Succeeds in full sun in a well-drained fertile preferably alkaline soil[200]. Succeeds in any reasonable soil, though it is best not grown in an acid soil[16, 33]. Tolerates a pH in the range 4.5 to 7.5. Prefers some shade and plenty of moisture in the growing season[20, 37]. Established plants are drought tolerant but the best stems are formed when the plant does not go short of moisture[20, 37]. Succeeds in maritime gardens[200]. Very winter hardy, kohl rabi withstands severe frosts and so can be left in the ground all winter in most areas and be harvested as required. The young growing plant, however, is sensitive to low temperatures and a week at 10°c will cause the plants to bolt[200]. It grows best at a temperature between 18 and 25°c[200]. Kohl rabi is often cultivated for its edible swollen stem which can be available almost all year round from successional sowings. There are several named varieties and stem colour can range from white to green and purple[200]. Green forms are faster to mature and so more suitable for early sowings, the purple forms are hardier and later to mature, they are used mainly for winter crops[200]. Very fast growing, the stems of some cultivars can be harvested 6 - 8 weeks after sowing[33]. The plant is more tolerant of drought and high temperatures than turnips, which it resembles in flavour, and so it is often grown as a substitute for that species[200]. Grows well with onions, beet and aromatic herbs which seem to reduce insect predations[18, 20, 201]. Plants also grow well with cucumbers, the roots of each species occupying different levels in the soil[201]. Grows badly with strawberries, runner beans and tomatoes[18, 20, 201].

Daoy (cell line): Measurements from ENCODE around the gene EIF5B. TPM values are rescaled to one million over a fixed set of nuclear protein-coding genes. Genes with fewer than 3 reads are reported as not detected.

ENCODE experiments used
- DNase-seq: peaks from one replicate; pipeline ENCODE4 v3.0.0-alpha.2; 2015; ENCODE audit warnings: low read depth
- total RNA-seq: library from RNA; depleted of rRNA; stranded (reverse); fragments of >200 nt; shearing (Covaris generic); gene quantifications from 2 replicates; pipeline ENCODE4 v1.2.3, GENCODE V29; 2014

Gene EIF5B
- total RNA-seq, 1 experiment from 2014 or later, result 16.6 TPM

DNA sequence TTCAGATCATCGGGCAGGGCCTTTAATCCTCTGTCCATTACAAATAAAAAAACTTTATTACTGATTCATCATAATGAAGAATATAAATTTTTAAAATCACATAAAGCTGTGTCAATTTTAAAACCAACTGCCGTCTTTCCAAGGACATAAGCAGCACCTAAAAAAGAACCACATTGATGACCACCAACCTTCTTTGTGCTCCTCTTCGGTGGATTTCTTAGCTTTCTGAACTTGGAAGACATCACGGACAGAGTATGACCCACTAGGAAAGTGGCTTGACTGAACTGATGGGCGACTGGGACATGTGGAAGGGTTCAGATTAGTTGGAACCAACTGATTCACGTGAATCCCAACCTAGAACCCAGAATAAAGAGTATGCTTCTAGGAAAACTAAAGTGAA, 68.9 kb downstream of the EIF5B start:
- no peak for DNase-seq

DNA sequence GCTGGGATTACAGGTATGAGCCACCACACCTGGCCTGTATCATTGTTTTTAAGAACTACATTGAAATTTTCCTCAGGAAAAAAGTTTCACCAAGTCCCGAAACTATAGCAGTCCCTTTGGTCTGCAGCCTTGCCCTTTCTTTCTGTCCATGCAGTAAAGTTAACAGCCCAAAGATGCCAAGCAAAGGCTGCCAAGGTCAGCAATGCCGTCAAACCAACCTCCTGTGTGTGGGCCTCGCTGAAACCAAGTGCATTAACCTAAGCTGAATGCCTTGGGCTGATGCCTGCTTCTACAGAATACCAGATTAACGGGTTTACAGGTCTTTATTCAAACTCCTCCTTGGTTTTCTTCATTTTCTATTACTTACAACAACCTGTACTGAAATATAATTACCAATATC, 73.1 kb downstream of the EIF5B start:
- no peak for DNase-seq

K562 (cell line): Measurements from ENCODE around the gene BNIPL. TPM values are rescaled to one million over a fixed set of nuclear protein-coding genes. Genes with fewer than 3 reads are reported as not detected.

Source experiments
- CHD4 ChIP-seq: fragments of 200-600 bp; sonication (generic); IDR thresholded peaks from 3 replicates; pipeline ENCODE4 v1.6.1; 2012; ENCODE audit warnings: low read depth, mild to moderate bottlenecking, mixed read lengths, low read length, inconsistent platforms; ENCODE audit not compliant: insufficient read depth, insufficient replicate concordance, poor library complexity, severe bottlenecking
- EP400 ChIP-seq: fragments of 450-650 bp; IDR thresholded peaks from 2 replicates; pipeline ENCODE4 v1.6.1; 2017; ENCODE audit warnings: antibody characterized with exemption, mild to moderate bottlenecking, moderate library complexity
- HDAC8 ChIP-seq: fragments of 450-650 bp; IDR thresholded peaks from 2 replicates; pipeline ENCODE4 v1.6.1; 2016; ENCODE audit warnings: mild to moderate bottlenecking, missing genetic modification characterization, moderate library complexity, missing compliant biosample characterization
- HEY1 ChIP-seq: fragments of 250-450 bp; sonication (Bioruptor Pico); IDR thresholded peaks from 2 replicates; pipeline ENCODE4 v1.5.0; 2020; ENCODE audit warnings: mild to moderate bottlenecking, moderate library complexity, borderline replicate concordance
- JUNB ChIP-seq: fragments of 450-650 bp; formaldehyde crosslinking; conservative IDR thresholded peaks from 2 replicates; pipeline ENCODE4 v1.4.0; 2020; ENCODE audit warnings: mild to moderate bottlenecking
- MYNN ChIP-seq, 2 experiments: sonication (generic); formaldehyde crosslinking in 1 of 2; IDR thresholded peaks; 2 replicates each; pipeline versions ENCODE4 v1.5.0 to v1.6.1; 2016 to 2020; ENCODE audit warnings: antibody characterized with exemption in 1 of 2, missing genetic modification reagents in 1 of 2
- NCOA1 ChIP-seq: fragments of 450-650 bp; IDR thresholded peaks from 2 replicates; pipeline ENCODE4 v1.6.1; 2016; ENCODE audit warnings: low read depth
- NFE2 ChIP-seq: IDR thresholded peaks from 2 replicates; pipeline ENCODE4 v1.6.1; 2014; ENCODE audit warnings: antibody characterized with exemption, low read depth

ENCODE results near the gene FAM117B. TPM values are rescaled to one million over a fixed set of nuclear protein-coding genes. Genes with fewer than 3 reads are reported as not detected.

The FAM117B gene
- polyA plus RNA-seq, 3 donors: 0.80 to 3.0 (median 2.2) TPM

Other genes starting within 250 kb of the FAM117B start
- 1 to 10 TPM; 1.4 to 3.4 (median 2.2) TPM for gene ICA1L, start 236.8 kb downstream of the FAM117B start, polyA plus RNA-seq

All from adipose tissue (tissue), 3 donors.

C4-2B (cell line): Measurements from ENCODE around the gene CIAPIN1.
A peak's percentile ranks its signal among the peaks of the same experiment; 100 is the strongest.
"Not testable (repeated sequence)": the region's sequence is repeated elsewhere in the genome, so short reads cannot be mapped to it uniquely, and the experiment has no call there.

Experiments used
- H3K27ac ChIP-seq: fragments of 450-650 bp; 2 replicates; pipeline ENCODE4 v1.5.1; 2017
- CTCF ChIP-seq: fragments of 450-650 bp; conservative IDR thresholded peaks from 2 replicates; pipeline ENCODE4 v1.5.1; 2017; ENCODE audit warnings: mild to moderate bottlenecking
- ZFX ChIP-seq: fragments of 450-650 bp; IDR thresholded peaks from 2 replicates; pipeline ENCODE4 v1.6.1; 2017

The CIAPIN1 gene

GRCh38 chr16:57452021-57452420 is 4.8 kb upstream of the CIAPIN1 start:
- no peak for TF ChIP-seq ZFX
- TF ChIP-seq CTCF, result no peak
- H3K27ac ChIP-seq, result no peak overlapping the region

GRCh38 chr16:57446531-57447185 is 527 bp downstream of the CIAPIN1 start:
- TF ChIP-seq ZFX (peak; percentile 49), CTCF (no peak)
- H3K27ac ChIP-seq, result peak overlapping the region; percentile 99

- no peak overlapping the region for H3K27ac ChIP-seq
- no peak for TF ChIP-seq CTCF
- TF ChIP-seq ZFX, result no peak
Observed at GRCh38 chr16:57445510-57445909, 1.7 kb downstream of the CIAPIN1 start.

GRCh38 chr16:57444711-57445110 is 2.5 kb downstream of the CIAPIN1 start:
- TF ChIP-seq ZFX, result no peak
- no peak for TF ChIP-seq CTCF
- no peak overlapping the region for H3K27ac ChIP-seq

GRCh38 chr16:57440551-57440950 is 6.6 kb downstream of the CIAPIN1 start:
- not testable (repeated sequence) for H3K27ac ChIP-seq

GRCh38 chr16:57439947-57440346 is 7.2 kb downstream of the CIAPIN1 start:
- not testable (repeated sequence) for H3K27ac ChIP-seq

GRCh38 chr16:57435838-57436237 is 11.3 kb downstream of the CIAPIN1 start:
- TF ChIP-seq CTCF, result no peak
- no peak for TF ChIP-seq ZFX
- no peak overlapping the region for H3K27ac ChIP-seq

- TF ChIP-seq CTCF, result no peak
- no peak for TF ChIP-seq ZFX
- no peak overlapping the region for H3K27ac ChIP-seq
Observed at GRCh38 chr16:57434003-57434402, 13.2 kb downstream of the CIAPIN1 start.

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Propagation

Seed - sow April to August in situ. Earlier sowings can be made under cloches.

Other Names

If available other names are mentioned here

Found In

Countries where the plant has been found are listed here if the information is available

Weed Potential

Right plant wrong place. We are currently updating this section. Please note that a plant may be invasive in one area but may not in your area so it’s worth checking.

Conservation Status

IUCN Red List of Threatened Plants Status :

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Growth: S = slow M = medium F = fast. Soil: L = light (sandy) M = medium H = heavy (clay). pH: A = acid N = neutral B = basic (alkaline). Shade: F = full shade S = semi-shade N = no shade. Moisture: D = dry M = Moist We = wet Wa = water.

 

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Expert comment

Author

L.

Botanical References

200

Links / References

For a list of references used on this page please go here

Readers comment

   Jun 27 2011 12:00AM

Another detail. Cucumbers can actually grow in partial shade. I grew them in Austria in a garden with only 3 hours of direct sunlight, in a fertile soil, humid conditions and a hot summer, with mulching and the cucumbers climbing a shrub. The "forest garden" setting gave me a huge crop of cucumbers. So, I would try them in your forest garden, in partial shade in countries with hot summers, such as Continental Europe.